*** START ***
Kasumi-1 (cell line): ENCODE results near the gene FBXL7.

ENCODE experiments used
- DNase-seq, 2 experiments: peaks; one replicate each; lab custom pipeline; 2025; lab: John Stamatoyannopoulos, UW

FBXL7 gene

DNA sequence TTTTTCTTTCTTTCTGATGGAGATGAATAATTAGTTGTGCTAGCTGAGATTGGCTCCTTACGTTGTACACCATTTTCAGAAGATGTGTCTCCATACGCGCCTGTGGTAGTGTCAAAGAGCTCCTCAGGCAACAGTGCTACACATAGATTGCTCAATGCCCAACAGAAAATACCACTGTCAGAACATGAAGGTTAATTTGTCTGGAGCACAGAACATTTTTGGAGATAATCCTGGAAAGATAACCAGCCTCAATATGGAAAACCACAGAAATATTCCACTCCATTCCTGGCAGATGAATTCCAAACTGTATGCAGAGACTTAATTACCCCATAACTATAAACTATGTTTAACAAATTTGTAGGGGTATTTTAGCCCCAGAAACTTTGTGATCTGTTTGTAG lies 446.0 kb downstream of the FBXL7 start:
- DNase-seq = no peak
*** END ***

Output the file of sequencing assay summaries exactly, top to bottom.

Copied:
Kasumi-1 (cell line): ENCODE results near the gene FBXL7.

ENCODE experiments used
- DNase-seq, 2 experiments: peaks; one replicate each; lab custom pipeline; 2025; lab: John Stamatoyannopoulos, UW

FBXL7 gene

DNA sequence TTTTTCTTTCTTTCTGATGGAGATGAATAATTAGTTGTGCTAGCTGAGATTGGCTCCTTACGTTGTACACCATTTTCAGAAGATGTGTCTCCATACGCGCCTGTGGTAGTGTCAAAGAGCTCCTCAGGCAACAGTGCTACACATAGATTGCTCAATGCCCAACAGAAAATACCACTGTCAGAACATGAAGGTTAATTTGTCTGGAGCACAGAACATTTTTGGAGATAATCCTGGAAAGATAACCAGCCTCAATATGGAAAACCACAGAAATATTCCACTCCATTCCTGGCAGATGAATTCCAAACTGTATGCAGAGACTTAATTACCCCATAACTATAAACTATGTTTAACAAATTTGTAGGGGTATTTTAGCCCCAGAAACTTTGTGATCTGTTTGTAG lies 446.0 kb downstream of the FBXL7 start:
- DNase-seq = no peak